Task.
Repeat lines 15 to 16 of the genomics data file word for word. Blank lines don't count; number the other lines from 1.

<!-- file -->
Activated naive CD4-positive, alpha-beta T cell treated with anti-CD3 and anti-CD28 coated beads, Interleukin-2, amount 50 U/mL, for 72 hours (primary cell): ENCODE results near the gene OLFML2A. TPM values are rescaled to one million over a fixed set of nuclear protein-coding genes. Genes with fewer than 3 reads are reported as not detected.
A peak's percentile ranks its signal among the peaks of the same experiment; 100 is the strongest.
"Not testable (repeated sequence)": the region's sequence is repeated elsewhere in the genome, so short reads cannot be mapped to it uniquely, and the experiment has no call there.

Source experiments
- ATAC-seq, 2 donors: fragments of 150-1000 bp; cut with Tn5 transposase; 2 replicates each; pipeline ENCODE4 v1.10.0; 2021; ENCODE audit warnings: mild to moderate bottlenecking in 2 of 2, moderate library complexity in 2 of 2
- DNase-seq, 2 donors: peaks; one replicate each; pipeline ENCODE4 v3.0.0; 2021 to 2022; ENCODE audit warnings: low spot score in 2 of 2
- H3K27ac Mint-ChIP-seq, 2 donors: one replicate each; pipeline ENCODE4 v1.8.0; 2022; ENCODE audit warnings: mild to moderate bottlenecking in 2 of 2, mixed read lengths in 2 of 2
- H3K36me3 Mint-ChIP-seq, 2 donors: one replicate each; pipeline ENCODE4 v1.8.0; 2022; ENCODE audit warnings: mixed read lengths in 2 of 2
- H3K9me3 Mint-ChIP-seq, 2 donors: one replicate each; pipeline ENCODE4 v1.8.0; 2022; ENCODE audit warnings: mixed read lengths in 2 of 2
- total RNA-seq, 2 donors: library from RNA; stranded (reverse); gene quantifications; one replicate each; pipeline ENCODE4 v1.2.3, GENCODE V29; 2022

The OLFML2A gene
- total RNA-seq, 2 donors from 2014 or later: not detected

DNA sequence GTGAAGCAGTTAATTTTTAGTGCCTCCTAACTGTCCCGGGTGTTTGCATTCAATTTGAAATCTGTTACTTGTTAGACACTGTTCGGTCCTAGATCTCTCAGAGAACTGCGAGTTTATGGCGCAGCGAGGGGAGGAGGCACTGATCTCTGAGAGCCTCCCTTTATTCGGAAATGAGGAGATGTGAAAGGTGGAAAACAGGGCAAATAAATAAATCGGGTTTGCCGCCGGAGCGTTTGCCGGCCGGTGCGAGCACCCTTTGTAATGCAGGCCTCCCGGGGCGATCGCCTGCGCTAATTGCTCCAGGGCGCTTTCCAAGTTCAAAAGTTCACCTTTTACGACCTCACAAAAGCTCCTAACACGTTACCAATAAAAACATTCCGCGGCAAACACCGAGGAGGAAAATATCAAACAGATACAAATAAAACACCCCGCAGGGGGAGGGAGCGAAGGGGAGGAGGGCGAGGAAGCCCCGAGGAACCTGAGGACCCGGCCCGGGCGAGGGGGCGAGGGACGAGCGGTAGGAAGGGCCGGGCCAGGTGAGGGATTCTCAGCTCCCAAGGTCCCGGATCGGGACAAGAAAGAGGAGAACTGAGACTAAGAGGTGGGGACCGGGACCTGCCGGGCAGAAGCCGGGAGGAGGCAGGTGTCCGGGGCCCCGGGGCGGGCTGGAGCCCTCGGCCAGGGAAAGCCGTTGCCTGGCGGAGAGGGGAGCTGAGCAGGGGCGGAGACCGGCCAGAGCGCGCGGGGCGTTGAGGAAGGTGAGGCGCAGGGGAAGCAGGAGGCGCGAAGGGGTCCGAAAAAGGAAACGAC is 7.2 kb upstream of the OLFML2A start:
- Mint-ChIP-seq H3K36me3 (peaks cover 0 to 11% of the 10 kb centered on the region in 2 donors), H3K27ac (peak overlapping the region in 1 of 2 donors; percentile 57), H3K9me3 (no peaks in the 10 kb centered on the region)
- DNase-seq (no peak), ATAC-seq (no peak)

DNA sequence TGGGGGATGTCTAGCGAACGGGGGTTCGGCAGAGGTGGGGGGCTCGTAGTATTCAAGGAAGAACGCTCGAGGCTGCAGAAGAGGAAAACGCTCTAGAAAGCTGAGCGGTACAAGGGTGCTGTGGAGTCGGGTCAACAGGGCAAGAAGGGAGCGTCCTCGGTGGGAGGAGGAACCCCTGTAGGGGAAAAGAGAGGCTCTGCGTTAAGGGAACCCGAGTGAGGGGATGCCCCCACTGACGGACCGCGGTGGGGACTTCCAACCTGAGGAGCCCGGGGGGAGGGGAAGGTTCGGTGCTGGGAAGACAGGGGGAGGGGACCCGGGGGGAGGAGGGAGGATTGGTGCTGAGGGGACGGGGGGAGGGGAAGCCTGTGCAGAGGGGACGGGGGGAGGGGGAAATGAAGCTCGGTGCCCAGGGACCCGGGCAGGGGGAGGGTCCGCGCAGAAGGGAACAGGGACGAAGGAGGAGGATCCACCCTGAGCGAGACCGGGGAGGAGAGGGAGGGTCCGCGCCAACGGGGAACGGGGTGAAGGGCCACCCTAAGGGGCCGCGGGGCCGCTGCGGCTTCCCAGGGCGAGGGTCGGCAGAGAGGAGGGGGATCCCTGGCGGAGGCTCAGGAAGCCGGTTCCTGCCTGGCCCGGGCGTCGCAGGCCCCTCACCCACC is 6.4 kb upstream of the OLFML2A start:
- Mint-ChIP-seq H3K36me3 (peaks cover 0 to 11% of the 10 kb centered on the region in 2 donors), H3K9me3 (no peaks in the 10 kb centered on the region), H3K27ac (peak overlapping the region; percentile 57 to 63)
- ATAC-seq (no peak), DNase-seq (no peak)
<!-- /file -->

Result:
- DNase-seq (no peak), ATAC-seq (no peak)

DNA sequence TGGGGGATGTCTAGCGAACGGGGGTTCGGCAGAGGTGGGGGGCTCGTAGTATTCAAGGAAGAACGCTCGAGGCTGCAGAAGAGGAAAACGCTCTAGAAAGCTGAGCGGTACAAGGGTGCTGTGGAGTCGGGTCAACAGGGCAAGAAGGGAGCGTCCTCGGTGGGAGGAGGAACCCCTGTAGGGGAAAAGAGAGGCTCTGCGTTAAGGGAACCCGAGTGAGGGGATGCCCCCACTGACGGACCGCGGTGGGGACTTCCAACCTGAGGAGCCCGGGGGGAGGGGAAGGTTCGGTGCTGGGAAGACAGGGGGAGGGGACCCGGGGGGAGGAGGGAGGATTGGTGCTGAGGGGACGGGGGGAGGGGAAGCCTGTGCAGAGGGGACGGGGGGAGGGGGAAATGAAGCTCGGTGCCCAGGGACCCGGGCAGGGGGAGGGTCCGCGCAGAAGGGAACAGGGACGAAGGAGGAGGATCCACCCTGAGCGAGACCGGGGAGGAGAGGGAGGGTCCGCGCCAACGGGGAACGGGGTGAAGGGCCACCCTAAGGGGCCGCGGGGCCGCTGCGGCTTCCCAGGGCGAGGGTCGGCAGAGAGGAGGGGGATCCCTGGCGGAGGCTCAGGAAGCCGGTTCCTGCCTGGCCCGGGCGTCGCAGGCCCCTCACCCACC is 6.4 kb upstream of the OLFML2A start: